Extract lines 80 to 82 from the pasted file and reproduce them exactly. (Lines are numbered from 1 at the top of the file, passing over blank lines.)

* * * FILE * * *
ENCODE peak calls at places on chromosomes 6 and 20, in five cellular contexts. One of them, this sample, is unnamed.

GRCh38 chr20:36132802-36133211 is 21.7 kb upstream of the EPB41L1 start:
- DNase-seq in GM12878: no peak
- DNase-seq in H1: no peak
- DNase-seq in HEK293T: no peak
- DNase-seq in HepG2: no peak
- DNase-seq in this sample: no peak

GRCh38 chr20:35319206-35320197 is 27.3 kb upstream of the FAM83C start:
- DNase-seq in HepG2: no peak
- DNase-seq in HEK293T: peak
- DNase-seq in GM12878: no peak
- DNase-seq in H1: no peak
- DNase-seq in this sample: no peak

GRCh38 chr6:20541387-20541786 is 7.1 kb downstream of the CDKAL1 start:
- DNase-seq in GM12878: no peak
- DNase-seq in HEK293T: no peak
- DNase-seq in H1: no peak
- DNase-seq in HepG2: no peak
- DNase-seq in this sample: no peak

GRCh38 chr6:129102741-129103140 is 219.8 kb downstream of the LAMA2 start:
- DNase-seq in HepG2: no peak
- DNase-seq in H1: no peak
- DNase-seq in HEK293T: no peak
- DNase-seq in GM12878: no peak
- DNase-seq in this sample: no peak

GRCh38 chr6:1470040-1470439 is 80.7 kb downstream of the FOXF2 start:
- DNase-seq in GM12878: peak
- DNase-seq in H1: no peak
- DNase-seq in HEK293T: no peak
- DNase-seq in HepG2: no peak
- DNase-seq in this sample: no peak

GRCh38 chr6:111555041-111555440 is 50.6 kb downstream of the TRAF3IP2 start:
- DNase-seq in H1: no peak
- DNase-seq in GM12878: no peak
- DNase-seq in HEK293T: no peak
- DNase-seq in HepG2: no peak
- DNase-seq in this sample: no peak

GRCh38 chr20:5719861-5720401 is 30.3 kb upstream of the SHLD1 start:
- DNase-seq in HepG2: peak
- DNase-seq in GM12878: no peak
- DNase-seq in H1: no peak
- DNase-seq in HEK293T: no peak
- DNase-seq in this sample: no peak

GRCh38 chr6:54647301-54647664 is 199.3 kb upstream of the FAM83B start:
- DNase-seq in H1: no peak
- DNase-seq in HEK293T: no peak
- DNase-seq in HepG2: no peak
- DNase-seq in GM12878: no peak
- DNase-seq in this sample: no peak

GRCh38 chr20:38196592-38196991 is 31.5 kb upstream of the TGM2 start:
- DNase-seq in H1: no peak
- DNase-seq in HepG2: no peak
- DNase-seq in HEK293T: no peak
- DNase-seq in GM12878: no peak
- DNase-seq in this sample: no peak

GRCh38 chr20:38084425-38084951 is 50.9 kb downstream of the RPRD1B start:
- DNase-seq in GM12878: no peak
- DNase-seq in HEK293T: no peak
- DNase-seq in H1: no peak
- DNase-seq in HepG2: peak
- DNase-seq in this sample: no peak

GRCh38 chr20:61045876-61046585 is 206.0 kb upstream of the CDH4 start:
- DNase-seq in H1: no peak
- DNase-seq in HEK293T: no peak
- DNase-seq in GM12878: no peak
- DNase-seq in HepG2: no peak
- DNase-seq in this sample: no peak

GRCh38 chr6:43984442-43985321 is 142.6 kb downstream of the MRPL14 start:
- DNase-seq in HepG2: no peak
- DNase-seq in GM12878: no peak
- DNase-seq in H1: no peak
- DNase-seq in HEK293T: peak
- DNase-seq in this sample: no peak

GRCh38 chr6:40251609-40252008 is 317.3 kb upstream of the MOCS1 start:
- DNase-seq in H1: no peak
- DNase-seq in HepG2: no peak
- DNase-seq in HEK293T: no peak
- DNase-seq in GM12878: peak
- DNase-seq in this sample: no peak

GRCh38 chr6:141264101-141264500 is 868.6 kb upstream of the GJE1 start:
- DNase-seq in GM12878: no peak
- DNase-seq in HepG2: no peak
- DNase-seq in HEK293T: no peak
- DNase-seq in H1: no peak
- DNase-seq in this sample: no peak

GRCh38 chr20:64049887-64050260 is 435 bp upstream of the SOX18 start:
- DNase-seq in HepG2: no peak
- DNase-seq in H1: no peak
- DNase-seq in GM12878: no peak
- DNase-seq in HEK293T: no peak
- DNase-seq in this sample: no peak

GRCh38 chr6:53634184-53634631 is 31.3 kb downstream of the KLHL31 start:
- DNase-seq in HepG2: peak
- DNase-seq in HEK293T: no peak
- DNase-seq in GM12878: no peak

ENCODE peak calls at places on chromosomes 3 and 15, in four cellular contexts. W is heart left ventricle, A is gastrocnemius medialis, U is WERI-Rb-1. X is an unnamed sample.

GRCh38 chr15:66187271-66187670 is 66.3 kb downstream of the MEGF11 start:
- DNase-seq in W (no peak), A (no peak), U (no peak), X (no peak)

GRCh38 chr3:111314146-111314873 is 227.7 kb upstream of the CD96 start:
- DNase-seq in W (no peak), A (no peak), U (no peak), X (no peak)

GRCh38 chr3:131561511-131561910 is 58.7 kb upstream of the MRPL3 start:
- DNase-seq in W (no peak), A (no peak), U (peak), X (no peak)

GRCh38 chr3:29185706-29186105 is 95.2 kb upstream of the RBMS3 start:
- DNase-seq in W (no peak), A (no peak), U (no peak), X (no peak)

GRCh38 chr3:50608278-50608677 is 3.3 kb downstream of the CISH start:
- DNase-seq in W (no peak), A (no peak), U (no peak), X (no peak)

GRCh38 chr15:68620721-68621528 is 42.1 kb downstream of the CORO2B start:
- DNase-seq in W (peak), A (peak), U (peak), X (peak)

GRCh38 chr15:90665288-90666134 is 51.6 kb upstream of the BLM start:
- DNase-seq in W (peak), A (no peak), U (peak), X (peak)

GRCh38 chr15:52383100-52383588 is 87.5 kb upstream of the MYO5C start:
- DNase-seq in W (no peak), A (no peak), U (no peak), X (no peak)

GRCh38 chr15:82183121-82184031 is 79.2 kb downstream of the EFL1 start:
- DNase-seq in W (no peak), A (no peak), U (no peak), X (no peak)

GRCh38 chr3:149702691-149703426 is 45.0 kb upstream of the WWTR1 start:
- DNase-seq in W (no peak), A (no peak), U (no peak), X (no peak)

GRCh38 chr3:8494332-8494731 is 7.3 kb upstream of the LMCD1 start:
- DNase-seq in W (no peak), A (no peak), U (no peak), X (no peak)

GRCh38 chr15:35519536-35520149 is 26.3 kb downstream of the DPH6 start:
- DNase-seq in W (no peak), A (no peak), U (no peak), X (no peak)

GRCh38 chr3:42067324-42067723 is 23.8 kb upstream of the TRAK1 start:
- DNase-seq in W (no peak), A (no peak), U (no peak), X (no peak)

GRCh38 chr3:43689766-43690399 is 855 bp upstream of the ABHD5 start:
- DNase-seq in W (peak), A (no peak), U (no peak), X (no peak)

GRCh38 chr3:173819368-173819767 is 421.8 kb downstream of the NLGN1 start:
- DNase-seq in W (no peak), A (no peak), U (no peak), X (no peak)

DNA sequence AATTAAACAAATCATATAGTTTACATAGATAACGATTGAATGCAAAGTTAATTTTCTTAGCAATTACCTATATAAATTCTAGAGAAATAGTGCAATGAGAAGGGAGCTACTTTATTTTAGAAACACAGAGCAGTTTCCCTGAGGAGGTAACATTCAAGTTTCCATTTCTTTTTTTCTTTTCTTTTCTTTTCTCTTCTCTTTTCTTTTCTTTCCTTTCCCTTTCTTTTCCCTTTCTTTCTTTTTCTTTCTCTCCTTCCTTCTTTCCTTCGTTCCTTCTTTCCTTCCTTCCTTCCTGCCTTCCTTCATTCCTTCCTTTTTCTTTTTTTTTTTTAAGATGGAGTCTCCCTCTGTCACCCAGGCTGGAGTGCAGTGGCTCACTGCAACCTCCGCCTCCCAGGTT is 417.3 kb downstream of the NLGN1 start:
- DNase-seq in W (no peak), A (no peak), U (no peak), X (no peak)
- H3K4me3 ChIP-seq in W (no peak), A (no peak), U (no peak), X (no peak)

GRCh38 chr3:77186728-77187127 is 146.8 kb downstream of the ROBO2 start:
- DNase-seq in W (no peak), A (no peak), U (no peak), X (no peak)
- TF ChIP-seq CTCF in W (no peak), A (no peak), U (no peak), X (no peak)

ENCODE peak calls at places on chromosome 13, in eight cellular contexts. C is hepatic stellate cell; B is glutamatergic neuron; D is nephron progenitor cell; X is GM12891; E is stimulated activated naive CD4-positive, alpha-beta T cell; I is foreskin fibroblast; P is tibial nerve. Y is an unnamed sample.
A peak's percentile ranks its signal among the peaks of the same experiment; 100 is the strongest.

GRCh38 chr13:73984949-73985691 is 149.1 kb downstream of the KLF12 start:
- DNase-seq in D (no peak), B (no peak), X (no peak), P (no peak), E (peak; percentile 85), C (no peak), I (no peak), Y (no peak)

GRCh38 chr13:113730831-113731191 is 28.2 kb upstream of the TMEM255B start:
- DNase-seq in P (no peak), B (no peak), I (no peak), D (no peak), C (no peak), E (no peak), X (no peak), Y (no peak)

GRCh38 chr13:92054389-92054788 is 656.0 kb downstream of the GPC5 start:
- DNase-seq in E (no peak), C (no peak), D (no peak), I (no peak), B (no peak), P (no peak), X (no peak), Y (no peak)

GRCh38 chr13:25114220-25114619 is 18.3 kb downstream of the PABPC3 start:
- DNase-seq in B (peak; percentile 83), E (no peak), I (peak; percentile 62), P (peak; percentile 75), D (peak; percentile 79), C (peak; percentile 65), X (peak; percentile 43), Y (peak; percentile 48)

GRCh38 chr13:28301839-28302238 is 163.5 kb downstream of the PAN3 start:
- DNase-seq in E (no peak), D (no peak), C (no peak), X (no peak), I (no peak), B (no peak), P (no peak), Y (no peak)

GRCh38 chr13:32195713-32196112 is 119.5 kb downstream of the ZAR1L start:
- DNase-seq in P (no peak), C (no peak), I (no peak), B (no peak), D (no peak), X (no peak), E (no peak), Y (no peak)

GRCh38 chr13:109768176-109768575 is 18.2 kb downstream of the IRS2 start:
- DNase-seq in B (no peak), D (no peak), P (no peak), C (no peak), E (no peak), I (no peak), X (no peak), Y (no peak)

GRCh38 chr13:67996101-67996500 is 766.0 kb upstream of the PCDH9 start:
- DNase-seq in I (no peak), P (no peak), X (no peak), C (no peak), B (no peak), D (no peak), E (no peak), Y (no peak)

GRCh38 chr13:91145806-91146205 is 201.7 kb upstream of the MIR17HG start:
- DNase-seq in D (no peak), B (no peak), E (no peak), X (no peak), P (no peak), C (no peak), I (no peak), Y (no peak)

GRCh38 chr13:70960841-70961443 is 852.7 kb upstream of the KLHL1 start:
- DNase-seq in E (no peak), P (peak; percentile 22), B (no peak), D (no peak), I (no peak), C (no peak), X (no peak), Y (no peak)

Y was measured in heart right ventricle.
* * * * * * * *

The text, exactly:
GRCh38 chr6:141264101-141264500 is 868.6 kb upstream of the GJE1 start:
- DNase-seq in GM12878: no peak
- DNase-seq in HepG2: no peak